JUNEAU, Alaska — A British Columbian gold mine would pollute a major tributary of a Ketchikan fjord, threatening fishing stock and tourism, locals say.

They allege the mine’s massive amounts of water requiring treatment, and its sludge, tailings, rock and processing, would be a “looming train wreck.”

A meeting of fishermen, environmentalists and tribal members convened by environmental groups focused on the proposed Kerr-Sulphurets-Mitchell mine, also known as KSM, The Juneau Empire reported.

KSM is undergoing permitting in British Columbia. It would be one of the largest mines in the world.

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“Alaska has nothing to gain by this mine,” said Guy Archibald, coordinator of the Southeast Alaska Conservation Council’s mining and clean-water project. “We’re only going to get contamination from it.”

The mine is proposed for a site on the Unuk River, which flows into the Misty Fjords National Monument.

The river supports five species of salmon. Mine owner Seabridge Gold conducted an environmental report that predicts minimal impact on fish and their habitat.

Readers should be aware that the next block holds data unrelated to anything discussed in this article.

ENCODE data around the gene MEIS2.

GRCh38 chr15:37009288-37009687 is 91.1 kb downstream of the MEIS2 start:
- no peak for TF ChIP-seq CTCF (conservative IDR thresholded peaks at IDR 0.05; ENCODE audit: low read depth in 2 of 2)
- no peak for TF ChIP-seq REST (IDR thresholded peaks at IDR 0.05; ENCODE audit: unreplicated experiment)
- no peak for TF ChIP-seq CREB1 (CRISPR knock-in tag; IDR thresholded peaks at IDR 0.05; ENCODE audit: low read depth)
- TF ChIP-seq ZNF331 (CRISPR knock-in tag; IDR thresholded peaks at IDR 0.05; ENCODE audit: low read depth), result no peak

Most criticized at the meeting was the lack of objective data on the mine’s impact. Since all data so far has been generated by company-funded studies, Archibald called for state dollars to pay for scientifically accurate and defensible” studies.

The Juneau Empire tried unsuccessfully to reach Seabridge Gold.

After mining, the site could need monitoring for decades, and speakers questioned the resilience of several of the structures the company plans to hold tailings and other byproducts.

“This is a long-term, very large issue of transboundary impacts,” said seiner and speaker Bruce Wallace, past president on the executive committee of the United Fishermen of Alaska.

KSM expects to employ 1,040 people at the site once the mine is operational.